Lapping the Lugs

hen taking a rifle to its full accuracy, lug lapping should be a last resort. The concept is simple, but the results are hard to predict.
When taking a rifle to its full accuracy, lug lapping should be a last resort. The concept is simple, but the results are hard to predict.

Bearing surface contact varies from rifle to rifle, and the percentage of contact doesn't always correlate with accuracy. Here's a basic primer on lapping the lugs.

We have been talking about trying to get to that maximum accuracy potential of our rifles and invariably when techniques are discussed that are supposed to help us get there someone brings up lapping the bolt lugs.

Taking a rifle from the box to its full accuracy potential is a process of many individual steps that cannot be rushed. Often someone throws out a term or procedure like “Lap the lugs!” or “Bed the action!” as if this is the magic voodoo to cure all the accuracy ills.

Well, welcome to reality, boys and girls; many times what some people consider as required for good accuracy is completely unnecessary and may actually harm your rifle, to say nothing of ruining your accuracy. Every rifle is an individual unto itself and what works for one might not work for another.

Lug lapping, in my experience, is the one procedure that is best left as the very last resort, and then it may be best to leave it out completely. Improper lug-lapping can ruin a bolt-action rifle. The concept is simple and logical. To promote the best circumstances for accuracy, the rifle bolt when in battery under a loaded round should be solidly and evenly held in the action, true with the central axis of the bore and holding the cartridge case at minimum headspace.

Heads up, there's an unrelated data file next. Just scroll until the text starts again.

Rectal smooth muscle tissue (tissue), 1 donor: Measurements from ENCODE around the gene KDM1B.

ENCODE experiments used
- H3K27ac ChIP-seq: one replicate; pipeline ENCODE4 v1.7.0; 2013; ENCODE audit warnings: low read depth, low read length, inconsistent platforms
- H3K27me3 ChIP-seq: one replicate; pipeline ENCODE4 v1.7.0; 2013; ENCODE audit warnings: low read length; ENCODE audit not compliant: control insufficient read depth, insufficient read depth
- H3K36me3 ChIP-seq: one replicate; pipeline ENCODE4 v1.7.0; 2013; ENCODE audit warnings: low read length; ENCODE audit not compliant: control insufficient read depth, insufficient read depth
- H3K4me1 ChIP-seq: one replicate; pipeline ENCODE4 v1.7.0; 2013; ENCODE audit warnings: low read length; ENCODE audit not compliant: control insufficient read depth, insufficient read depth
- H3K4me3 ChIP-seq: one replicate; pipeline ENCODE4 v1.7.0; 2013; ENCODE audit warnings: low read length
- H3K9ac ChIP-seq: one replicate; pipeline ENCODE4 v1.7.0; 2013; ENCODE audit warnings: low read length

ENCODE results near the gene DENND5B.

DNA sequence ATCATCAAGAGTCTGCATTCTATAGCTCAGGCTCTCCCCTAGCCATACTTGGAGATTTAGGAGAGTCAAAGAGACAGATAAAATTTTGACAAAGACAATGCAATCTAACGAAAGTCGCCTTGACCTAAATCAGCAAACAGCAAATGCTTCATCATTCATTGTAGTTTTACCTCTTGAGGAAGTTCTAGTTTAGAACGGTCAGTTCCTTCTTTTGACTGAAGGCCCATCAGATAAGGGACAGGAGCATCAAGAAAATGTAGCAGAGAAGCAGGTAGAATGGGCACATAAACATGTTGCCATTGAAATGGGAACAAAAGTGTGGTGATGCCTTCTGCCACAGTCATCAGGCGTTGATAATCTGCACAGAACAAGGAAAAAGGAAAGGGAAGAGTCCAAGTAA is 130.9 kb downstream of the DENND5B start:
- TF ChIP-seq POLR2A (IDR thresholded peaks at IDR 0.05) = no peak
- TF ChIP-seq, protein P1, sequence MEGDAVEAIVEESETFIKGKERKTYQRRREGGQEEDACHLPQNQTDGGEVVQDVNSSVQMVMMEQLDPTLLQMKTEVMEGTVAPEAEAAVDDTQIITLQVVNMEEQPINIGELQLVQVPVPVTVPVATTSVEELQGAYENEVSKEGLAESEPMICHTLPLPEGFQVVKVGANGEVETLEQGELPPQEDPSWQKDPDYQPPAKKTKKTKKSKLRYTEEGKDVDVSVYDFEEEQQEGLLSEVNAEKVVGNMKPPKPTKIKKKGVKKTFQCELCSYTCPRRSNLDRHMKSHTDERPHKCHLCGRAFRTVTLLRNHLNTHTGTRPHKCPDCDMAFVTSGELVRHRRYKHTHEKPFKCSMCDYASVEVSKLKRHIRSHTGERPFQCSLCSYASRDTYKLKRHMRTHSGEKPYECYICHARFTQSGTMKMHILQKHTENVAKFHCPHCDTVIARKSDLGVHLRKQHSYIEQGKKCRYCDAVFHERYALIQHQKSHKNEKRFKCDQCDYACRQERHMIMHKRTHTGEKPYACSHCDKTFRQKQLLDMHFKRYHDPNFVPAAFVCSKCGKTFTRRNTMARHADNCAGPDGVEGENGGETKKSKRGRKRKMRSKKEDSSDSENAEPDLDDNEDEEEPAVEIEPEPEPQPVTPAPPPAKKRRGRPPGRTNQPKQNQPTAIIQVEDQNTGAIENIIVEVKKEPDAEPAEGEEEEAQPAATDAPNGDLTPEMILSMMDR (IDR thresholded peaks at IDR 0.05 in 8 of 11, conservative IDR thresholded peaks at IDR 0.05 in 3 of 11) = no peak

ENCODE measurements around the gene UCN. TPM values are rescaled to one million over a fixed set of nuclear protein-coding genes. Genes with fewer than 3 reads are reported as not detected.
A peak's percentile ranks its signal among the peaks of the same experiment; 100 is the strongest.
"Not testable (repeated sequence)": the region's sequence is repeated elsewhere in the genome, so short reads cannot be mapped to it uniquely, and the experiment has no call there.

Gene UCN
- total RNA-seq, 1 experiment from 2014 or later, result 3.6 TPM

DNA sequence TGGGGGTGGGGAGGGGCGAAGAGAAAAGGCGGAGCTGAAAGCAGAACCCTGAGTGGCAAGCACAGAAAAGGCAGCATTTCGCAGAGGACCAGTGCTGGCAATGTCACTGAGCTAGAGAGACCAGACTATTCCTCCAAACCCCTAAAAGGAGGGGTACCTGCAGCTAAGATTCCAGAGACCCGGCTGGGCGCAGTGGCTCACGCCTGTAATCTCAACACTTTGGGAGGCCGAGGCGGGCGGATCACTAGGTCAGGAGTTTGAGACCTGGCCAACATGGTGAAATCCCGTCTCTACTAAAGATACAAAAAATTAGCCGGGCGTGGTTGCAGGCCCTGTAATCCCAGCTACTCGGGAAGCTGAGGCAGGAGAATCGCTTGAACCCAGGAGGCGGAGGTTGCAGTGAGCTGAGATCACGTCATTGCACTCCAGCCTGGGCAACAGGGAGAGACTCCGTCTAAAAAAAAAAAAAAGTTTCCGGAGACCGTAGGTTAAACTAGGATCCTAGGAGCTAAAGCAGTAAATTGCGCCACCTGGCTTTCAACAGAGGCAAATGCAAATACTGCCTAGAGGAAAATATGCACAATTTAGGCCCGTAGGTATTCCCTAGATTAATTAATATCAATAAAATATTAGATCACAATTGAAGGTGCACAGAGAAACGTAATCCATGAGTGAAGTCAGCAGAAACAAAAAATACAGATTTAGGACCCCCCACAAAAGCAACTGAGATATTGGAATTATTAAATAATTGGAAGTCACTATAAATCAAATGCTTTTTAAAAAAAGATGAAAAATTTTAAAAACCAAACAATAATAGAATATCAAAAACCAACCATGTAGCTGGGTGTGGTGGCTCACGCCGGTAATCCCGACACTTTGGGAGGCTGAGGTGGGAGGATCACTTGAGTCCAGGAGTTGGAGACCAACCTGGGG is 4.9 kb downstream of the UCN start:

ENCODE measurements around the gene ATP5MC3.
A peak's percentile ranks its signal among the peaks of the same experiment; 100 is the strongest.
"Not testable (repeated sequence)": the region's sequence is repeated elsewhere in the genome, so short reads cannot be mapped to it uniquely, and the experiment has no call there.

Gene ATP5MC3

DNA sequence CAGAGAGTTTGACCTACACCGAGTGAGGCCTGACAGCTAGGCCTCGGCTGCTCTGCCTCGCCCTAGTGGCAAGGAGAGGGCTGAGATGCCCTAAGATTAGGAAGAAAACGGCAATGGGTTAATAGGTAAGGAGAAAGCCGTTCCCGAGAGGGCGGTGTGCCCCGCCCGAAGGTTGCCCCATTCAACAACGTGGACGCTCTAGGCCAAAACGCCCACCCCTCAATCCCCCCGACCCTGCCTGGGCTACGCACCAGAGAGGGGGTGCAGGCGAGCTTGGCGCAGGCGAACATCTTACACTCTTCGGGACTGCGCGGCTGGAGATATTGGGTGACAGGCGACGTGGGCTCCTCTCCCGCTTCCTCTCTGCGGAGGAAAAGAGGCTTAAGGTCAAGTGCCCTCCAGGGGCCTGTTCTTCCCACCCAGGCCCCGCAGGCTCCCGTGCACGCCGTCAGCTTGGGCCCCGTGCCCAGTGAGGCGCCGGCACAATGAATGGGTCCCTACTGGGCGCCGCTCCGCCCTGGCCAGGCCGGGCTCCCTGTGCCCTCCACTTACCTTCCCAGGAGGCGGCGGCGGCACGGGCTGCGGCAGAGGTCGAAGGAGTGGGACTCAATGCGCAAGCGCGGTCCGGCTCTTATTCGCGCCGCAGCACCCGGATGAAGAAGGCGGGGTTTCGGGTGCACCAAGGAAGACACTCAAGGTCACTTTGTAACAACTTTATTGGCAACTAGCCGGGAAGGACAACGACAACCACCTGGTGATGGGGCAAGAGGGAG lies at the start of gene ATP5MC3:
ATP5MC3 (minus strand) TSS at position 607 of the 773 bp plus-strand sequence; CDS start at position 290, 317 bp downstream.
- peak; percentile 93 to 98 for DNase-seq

Several factors are involved here; the face of the bolt must be square with the long axis of the bolt (some say the firing pin axis, but if the bolt was drilled true, they should be one in the same), the chamber must be cut aligned with the bore, the barrel and receiver must be mated properly, etc.

If any one of these things is botched then you can lap the lugs until they disappear, it won’t matter a bit. Lapping is the act of using some type of abrasive compound on the bearing surfaces of the bolt lugs to cut away metal to try to get the bearing surface of the lug in as close to full contact as possible with the mating surface in the receiver. Lapping can be done on precision machinery, but for the most part shooters use the compound/work-the-action method to cut the bearing surfaces.

Here is where we start getting into trouble; how much contact is “enough?” We have seen rifles that shot wonderfully with about 50% contact on the lugs, guns that shot “ho-hum” with 90% contact and several guns that were brought in ruined from too much lapping.

Modern rifle bolts such as those from Remington, Winchester and Savage with modern steels will lap differently than those from old Mausers, where the heat treating is different. What is important to remember is that changing one thing in the precision dimensions of a rifle may have unexpected effects on other dimensions. Proper chamber fit and headspace must also be considered if we are going to muck about with bolt fit in the receiver.